Electric guitar

electrified guitar; fretted stringed instrument with a neck and body that uses a pickup to convert the vibration of its strings into electrical signals

Electric guitar is a type of musical instrument. The first one was made in 1931 by George Beauchamp. It is a string instrument usually played with a pick and sometimes with the fingers. It uses things called "electric pickups" which are wire-wound magnets that change the vibration of the strings into electric current. This electric current is then sent to an amplifier (amp for short) that changes it to sound. This electric current can also be changed to produce effects. The main parts of an electric guitar are the neck, the pickups, the tuners, the bridge, the input, the body, the frets, the volume knobs and the tone knobs. There may also be other parts that can change other sounds. A normal electric guitar has one neck with 6 strings on it, although there are 12 string guitars and guitars with more than one neck.

Epiphone Les Paul electric guitar

Guitars are made and sold in many parts of the world by many companies. They can be hand made or factory made. Some companies that make electric guitars are Fender, Gibson, and Ibanez.

Introduction to playing change

  • The strings of a guitar are normally tuned to the keys E, B, G, D, A, E (starting from the highest sounding string).
  • Electric guitars normally have 21, 22 or 24 frets.
  • Going up the fret board towards the body (from the head), the notes on the E strings are E, F, F#, G, G#, A, A#, B, C, C#, D, D# and back to E on the 12th fret. Each fret closer to the body raises the pitch by a semitone.
  • It is normal for the fingers to hurt from fretting when starting out. The skin on the fingers will quickly become accustomed to this, depending on the amount of practice.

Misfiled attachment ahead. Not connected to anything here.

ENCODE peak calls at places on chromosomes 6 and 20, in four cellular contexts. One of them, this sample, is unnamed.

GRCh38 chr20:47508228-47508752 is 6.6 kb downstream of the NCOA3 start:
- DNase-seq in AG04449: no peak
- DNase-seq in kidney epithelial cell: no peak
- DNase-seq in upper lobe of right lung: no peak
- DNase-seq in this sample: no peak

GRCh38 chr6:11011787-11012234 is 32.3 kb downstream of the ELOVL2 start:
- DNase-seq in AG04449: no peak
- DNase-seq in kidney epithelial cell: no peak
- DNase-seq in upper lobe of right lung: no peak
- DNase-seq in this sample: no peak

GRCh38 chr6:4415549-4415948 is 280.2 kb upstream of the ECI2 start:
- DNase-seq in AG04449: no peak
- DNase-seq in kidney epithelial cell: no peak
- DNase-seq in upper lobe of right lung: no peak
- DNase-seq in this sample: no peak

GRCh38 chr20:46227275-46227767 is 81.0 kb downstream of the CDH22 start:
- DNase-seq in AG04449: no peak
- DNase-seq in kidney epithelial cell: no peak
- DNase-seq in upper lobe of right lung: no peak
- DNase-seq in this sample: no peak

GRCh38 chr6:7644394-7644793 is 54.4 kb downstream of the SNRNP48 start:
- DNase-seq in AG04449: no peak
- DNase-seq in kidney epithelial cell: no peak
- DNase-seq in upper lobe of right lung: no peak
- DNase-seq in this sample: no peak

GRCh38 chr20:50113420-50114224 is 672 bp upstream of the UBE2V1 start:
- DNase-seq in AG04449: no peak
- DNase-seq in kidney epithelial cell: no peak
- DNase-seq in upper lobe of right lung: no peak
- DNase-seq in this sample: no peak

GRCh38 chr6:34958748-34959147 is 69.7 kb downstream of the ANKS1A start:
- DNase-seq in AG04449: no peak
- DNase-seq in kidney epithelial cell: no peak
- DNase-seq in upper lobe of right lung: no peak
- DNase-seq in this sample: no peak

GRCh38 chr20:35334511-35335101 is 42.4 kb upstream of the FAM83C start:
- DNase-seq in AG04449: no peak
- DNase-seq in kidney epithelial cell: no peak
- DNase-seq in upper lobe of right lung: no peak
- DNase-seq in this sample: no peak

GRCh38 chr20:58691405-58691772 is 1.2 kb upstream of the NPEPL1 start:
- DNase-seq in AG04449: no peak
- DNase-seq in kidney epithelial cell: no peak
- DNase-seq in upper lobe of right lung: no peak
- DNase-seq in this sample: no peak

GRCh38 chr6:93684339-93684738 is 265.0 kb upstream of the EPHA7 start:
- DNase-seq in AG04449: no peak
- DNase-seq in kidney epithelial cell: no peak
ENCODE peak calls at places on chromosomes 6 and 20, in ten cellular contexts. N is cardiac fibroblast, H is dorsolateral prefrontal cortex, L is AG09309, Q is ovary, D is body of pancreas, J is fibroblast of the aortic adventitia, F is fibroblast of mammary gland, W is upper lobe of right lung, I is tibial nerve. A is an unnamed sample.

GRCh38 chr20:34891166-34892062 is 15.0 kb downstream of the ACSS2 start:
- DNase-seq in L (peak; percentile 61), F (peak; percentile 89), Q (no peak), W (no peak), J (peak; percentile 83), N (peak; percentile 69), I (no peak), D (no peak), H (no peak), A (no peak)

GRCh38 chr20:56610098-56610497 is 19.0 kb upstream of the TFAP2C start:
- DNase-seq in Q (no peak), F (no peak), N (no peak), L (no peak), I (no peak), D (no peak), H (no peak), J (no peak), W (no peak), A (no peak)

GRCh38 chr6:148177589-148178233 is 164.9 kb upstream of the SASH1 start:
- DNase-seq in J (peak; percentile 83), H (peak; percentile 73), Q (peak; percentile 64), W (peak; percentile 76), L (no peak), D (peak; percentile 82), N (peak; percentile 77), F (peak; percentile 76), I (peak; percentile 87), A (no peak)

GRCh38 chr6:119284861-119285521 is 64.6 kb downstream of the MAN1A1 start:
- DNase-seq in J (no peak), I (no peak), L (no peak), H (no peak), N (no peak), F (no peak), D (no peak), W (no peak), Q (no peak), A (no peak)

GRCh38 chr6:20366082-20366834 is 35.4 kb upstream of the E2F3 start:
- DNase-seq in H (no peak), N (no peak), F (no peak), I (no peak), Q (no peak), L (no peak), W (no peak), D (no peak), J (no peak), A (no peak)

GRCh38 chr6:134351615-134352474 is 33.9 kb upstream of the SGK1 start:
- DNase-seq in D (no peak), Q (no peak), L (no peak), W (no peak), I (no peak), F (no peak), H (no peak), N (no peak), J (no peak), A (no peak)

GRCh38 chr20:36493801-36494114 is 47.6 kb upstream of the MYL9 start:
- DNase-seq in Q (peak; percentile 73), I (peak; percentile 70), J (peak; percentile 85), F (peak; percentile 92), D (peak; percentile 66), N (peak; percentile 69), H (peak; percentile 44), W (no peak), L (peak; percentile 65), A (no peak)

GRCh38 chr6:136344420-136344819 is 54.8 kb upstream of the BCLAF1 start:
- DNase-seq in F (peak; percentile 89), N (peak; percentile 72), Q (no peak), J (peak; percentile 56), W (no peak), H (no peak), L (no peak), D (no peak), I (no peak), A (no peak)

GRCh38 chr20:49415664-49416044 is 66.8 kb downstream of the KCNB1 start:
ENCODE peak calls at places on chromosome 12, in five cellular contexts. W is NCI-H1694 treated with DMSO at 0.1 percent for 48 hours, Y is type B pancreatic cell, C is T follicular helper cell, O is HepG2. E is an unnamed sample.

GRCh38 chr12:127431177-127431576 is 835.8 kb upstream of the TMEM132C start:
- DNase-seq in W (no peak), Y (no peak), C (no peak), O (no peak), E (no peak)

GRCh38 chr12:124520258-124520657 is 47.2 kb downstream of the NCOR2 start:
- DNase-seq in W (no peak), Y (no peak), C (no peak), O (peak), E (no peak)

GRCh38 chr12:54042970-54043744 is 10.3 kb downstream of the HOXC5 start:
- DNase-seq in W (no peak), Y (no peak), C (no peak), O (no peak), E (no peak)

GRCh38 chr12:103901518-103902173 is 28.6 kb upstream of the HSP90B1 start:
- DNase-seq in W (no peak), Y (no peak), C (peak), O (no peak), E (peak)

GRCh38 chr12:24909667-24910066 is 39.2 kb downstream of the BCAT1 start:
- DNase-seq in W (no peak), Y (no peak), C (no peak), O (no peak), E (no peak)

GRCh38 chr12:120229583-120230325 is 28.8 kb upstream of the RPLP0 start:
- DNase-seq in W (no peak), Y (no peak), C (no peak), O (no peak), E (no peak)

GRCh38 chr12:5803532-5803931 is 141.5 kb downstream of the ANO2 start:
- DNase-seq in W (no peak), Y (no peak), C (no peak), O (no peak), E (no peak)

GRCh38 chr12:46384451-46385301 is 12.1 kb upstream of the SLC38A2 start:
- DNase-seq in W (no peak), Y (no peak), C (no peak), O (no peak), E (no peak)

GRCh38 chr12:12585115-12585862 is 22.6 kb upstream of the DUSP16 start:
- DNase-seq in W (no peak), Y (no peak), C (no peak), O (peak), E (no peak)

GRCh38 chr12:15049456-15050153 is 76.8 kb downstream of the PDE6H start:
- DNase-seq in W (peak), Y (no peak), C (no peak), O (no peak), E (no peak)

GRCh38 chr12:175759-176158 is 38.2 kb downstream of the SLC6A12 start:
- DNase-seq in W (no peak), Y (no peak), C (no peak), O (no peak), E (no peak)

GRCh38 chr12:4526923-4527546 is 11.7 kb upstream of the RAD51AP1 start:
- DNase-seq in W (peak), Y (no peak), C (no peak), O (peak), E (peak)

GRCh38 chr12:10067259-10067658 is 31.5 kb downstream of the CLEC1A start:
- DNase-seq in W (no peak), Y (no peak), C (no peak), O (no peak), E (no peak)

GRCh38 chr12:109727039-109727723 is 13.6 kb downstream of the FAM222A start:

Reading guitar tablature change

Many guitarists today share their music through a system called tablature (commonly known as 'tab'). Tablature is a way of reading notes for a guitar. It is much simpler than musical notes, but most tabs do not support rhythm. Many tabs can be found online or in books and magazines.

To read guitar tab, generally there is a staff like this:

high E ---------------------------------------------------------------------------------------------
B ---------------------------------------------------------------------------------------------
G ---------------------------------------------------------------------------------------------
D ---------------------------------------------------------------------------------------------
A ---------------------------------------------------------------------------------------------
low E ---------------------------------------------------------------------------------------------

Each line represents a string. Tab is always read as if the player were holding the guitar on their lap, strings facing up. Each number then represents what fret the finger is placed on.

E -----------------0------------------------------------------------------------------------------------------------------------------
B -----------------0------------------------------------------------------------------------------------------------------------------
G --1------------ 1-----------------------------------------------------------------------------------------------------------------
D ----2-----------2-----------------------------------------------------------------------------------------------------------------
A .,.----2---------2-----------------------------------------------------------------------------------------------------------------
E -----------------0------------------------------------------------------------------------------------------------------------------

The above diagram would be to play an open E chord, picking each string individually, and then strumming the chord. If the notes are stacked directly above each other, it means to strum the chord.

Some guitar music is written in both musical note format and tablature. The musical notes are written out, with the corresponding tablature under each line of notes.